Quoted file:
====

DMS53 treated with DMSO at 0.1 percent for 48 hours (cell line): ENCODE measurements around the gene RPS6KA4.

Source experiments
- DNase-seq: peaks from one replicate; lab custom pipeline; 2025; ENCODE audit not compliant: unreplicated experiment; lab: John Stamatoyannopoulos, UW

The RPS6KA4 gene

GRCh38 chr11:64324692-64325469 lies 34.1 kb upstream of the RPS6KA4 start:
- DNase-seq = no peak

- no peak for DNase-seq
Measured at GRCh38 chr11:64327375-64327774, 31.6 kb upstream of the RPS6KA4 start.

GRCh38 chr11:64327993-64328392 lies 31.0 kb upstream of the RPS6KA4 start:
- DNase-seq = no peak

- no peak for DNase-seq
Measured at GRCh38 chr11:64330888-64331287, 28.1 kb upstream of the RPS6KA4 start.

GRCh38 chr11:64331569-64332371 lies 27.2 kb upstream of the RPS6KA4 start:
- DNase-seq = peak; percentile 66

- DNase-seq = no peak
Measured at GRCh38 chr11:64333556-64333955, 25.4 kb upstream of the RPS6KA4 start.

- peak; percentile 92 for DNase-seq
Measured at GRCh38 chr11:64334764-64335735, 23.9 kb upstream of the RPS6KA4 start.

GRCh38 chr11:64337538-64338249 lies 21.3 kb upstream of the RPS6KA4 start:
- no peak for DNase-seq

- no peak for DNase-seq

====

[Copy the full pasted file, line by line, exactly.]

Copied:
DMS53 treated with DMSO at 0.1 percent for 48 hours (cell line): ENCODE measurements around the gene RPS6KA4.

Source experiments
- DNase-seq: peaks from one replicate; lab custom pipeline; 2025; ENCODE audit not compliant: unreplicated experiment; lab: John Stamatoyannopoulos, UW

The RPS6KA4 gene

GRCh38 chr11:64324692-64325469 lies 34.1 kb upstream of the RPS6KA4 start:
- DNase-seq = no peak

- no peak for DNase-seq
Measured at GRCh38 chr11:64327375-64327774, 31.6 kb upstream of the RPS6KA4 start.

GRCh38 chr11:64327993-64328392 lies 31.0 kb upstream of the RPS6KA4 start:
- DNase-seq = no peak

- no peak for DNase-seq
Measured at GRCh38 chr11:64330888-64331287, 28.1 kb upstream of the RPS6KA4 start.

GRCh38 chr11:64331569-64332371 lies 27.2 kb upstream of the RPS6KA4 start:
- DNase-seq = peak; percentile 66

- DNase-seq = no peak
Measured at GRCh38 chr11:64333556-64333955, 25.4 kb upstream of the RPS6KA4 start.

- peak; percentile 92 for DNase-seq
Measured at GRCh38 chr11:64334764-64335735, 23.9 kb upstream of the RPS6KA4 start.

GRCh38 chr11:64337538-64338249 lies 21.3 kb upstream of the RPS6KA4 start:
- no peak for DNase-seq

- no peak for DNase-seq